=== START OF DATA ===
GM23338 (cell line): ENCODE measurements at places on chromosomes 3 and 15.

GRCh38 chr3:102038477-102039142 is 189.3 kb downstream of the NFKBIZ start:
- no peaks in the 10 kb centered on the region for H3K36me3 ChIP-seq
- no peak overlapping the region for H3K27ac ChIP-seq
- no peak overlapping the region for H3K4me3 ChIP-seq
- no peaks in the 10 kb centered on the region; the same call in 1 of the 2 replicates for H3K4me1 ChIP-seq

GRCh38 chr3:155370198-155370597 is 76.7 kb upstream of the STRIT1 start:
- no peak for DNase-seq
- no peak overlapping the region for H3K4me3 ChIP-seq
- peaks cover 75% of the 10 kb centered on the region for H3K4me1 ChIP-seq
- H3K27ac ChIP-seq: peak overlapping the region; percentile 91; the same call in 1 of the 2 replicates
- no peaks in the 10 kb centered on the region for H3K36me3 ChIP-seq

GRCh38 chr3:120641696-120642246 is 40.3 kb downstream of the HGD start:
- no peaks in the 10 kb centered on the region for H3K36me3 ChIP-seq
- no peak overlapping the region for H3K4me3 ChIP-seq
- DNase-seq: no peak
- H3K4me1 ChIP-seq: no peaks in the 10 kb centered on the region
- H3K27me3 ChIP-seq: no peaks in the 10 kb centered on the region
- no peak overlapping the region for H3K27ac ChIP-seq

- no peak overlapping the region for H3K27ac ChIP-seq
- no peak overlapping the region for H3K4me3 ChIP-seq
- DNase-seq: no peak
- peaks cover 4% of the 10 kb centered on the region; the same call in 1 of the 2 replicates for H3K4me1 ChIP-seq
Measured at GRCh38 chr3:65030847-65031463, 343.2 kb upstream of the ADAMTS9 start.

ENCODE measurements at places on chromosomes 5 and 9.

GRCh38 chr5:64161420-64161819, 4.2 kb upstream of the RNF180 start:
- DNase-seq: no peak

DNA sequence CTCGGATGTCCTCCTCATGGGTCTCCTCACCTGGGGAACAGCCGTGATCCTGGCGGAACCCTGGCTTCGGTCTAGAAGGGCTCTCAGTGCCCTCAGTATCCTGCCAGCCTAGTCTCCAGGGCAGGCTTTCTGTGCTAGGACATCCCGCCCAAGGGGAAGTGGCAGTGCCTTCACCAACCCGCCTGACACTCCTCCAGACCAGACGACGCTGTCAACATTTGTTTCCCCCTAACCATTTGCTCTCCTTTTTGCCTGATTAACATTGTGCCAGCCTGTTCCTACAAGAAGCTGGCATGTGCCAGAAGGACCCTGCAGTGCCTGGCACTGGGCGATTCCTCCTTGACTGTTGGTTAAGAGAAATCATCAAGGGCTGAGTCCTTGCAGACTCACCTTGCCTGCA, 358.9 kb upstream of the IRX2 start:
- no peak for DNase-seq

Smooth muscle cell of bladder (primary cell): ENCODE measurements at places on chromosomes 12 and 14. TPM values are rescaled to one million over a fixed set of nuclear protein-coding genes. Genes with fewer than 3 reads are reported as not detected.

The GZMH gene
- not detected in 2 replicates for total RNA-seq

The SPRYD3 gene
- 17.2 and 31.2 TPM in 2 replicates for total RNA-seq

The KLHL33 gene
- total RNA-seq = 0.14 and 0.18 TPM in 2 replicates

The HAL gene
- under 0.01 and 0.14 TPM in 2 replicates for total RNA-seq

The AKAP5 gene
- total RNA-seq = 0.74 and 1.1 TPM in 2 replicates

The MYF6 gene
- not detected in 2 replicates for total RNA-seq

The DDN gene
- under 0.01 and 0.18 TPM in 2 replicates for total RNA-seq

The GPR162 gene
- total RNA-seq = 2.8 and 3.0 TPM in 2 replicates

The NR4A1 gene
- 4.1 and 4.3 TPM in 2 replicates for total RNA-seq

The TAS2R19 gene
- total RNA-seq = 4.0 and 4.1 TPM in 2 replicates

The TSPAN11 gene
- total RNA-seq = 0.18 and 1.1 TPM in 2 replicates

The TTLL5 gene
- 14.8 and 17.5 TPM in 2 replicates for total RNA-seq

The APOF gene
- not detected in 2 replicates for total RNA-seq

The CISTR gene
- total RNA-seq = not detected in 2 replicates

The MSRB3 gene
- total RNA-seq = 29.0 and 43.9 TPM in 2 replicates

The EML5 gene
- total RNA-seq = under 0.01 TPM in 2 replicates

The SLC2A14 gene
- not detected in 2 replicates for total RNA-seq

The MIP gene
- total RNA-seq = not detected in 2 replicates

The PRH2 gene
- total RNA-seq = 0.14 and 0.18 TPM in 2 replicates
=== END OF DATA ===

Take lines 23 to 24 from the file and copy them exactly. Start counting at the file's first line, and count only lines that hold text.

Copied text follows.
- peaks cover 4% of the 10 kb centered on the region; the same call in 1 of the 2 replicates for H3K4me1 ChIP-seq
Measured at GRCh38 chr3:65030847-65031463, 343.2 kb upstream of the ADAMTS9 start.